Elena Betts was a fun-loving little girl with an infectious smile. She was determined to live life to the full and took all her medical procedures and surgery in her stride.
During her short but happy life, Elena spent a total of eight months as an in-patient at King’s and staff soon became like a second family to her, her brothers Thomas and William and her parents Mel and Dan.
Elena was born with a rare genetic condition called Megacystis Microcolon Intestinal Hypoperistalsis Syndrome (MMIHS), which meant that her digestive system didn’t develop properly.
This eventually caused liver failure, and in August 2017 Elena received her first multi-organ transplant at King’s, receiving a new stomach, liver, pancreas, small intestine and colon. Although only partially successful, the transplant enabled her to live a full and active life at home for two years.
Elena received her second multi-organ transplant in August 2019, but rejection set in and her anti-rejection medicine left her vulnerable to infections. Sadly, Elena passed away at King’s in December 2019, aged just three.
Taking inspiration from her positive outlook on life, the Betts launched the Elena Effect – a joint drive to highlight the importance of organ donation and raise money for King’s High Dependency and Paediatric Intensive Care Units.
“We first came up with the idea when Elena was in the Paediatric Intensive Care Unit,” says Mel.
“We wanted to create something positive from our experience and, at the time, I was hoping beyond hope that we could trek to Snowdon with Elena to raise money for King’s College Hospital Charity.
"We also wanted to get people to talk openly about the difficult subject of organ donation and raise awareness of the lesser-known transplantable organs like the stomach and bowel.
“In a situation where a child could potentially become a donor, it is still up to the parents to decide which organs can be used, but the lesser-known organs are often left unticked on the permission form. I’d like to campaign for the intestinal tract to be automatically taken as a block so that when a liver is donated the bowel is too, just as it is with a lot of adult liver donations. This could make such a difference to many children’s lives.”
“Thankfully, we live in a world where we don’t lose children very often. It makes it difficult to get a donor, but if people just knew what a difference it can make,” says Mel.
“Without her transplants, Elena would have been very, very poorly and would probably have spent most of her days in hospital, rather than living life to the full. Thanks to organ donation we got to know our little girl. We got to take her on holiday. We got to know her likes and dislikes, her taste in music and her favourite foods. Thanks to organ donation we got to take more photos and videos which now give us so much joy.”
The Betts are also calling for more testing for rare genetic conditions.
“Due to funding issues we offered to pay privately for a test to confirm our belief that Elena had MMIHS, “says Dan.
“King’s also shared this belief, so the diagnosis didn’t change her treatment plan in any way, but it was important for us to know what we were facing as a family because it’s hard to watch what’s going on without knowing exactly why.”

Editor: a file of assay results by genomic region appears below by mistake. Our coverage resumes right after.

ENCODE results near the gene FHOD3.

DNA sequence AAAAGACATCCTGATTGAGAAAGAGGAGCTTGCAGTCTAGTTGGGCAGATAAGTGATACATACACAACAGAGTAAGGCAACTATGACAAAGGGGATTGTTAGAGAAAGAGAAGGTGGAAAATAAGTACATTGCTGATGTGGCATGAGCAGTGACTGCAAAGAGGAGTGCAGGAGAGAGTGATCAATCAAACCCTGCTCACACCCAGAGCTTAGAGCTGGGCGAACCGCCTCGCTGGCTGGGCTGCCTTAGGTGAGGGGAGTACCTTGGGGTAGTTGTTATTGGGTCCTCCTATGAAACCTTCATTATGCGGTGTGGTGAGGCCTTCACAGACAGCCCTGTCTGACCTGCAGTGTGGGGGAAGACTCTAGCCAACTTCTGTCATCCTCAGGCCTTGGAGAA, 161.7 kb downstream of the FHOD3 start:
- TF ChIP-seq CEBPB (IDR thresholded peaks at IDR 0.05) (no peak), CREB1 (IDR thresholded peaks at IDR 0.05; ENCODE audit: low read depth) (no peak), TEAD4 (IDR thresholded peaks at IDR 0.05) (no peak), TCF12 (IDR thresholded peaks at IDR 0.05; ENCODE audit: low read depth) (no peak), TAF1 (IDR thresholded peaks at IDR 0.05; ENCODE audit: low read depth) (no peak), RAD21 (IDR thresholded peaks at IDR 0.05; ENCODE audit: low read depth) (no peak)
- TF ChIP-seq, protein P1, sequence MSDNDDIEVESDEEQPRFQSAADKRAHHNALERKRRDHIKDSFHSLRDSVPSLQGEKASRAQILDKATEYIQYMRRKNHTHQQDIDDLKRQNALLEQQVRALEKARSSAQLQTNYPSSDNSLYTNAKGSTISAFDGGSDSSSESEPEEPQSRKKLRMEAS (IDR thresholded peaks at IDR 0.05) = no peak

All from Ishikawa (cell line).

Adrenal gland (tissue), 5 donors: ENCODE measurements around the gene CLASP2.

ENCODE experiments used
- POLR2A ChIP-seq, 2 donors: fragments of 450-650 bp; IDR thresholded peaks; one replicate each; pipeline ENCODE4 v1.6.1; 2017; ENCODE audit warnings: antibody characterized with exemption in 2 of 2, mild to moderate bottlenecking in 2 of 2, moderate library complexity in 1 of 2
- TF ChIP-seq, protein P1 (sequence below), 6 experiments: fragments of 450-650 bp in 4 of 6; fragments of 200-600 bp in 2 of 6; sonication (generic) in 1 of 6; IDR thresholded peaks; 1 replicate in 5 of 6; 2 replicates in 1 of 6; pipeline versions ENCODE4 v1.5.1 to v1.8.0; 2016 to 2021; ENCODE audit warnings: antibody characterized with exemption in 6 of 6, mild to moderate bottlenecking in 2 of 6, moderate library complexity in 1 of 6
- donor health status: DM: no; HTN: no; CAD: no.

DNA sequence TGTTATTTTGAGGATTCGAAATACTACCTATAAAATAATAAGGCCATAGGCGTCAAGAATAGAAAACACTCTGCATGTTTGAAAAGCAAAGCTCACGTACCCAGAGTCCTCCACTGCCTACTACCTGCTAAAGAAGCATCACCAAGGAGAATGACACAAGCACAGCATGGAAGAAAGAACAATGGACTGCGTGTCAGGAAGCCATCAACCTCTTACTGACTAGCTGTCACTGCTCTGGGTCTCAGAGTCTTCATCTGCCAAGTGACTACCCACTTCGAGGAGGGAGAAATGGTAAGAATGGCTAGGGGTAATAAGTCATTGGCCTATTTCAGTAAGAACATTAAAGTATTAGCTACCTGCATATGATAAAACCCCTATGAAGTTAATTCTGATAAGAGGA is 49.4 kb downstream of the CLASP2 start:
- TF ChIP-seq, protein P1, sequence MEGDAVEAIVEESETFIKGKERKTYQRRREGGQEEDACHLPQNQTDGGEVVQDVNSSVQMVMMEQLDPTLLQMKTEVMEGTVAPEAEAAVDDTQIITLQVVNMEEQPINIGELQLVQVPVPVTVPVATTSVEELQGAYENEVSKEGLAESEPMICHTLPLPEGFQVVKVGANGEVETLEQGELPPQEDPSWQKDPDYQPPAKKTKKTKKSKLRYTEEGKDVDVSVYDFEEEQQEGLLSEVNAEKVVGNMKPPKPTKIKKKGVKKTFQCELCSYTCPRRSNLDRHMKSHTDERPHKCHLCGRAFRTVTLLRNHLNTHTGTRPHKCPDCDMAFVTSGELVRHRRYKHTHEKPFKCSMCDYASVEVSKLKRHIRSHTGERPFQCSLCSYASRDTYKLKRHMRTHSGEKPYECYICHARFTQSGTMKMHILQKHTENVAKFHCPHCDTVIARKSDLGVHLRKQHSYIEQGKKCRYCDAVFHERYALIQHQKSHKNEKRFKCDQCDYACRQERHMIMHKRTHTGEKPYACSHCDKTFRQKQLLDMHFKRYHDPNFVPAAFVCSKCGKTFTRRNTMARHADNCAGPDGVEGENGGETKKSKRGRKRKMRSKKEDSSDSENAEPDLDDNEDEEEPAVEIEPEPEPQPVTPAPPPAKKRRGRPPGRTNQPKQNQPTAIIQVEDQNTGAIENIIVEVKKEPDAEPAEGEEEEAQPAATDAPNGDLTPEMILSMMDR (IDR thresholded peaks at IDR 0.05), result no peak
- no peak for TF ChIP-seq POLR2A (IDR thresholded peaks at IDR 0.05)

The Elena Effect has already raised over £10,000 for King’s College Hospital Charity, thanks to the efforts of family members, friends, colleagues, Lincoln residents, Facebook followers, and the Honourable Company of Edinburgh Golfers in Muirfield.
Money has been raised through a wide range of activities including sponsored marathons and a 10k run, a static cycle challenge, a 72-mile solo bike ride, virtual bingo, tabletop sales, collections and special bracelets. Future events include an already sold-out ball, a sponsored school walk and that Betts family trek to Snowdon amongst other things.
“We hope the money will be used to extend and revamp the parents’ facilities on Thomas Cook Children’s Critical Care Centre,” says Dan
“Currently there’s only one small room with kitchen facilities for families. Sometimes people will come in to make themselves a drink or something to eat, not realising that a family is in there, receiving devastating news about their child.
“We want to help create a comfortable private space for families who find themselves in this terrible situation and ensure that families continue to have somewhere to sit, eat and rest just 5-10 minutes away from their child’s bedside. We hope to be able to dedicate this new space to Elena’s memory.”
King’s will always hold a very special place in our hearts, not only for the incredible care that Elena received but for the care that we received as a family,” says Mel.
“Every member of staff was amazing. They became our second family and were there for us as we lived our parallel lives, sharing our time with Elena down in London and with the boys at home in Lincoln.
“They did so many things that meant so much. One nurse came into the ward on her day off to bring me Christmas dinner. She sat with me in the parent’s room because she didn’t want me to be alone on Christmas Day. That was one of the nicest things anyone has ever done for me.
“Another nurse knew how much I loved Paris, so when she went there with friends, she brought back cakes for Dan and me.
"And one of the ladies who cleans the Paediatric Intensive Care Unit was there when I received some devastating news. I remember she just grabbed me in her arms and held me.
“They are all such special people.”